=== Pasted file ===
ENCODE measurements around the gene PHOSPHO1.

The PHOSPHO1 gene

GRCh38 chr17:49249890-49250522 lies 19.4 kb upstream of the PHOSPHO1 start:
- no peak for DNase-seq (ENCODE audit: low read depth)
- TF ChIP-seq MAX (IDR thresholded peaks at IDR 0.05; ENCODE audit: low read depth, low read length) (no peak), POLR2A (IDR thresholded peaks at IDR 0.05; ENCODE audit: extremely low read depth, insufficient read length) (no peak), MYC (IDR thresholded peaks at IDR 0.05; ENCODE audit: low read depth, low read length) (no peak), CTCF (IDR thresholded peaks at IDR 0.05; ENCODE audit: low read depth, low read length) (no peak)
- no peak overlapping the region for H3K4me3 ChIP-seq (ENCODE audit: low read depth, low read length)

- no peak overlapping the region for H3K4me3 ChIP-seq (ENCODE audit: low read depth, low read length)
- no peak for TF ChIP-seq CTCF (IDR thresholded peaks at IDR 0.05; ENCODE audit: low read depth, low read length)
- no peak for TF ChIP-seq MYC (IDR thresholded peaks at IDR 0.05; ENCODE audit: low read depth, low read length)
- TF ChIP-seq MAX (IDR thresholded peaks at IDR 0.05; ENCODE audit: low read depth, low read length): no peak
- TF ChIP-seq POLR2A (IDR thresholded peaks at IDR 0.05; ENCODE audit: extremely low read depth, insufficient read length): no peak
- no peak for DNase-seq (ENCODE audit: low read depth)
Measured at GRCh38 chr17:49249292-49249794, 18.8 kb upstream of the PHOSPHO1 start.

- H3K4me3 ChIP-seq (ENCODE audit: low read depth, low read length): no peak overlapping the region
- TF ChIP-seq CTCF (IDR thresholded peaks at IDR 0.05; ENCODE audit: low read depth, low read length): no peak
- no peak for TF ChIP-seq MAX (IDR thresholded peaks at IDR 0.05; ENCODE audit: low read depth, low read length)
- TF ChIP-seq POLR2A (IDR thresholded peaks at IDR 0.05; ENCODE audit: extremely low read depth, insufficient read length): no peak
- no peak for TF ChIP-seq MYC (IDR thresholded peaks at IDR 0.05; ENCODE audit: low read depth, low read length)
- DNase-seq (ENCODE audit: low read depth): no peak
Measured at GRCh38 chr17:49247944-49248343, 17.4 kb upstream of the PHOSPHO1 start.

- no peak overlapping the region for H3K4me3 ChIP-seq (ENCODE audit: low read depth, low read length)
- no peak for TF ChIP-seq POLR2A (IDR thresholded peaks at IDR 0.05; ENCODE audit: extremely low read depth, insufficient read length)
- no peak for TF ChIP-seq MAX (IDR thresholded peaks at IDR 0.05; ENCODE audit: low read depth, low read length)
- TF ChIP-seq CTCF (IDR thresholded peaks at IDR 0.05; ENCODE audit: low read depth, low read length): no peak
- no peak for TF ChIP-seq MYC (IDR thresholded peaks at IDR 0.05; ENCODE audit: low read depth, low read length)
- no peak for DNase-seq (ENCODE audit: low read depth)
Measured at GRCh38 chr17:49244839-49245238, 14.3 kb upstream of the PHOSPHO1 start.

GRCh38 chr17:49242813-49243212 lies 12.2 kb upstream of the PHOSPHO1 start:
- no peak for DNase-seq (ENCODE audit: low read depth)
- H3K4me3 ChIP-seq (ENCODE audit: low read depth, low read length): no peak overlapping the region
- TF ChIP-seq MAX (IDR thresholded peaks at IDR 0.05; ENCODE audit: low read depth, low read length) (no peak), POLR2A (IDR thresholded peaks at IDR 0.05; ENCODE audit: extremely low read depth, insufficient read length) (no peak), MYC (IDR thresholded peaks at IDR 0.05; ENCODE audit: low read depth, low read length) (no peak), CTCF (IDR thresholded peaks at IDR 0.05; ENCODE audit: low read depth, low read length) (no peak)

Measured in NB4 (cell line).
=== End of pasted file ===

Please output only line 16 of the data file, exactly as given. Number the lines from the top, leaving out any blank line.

- no peak for TF ChIP-seq MAX (IDR thresholded peaks at IDR 0.05; ENCODE audit: low read depth, low read length)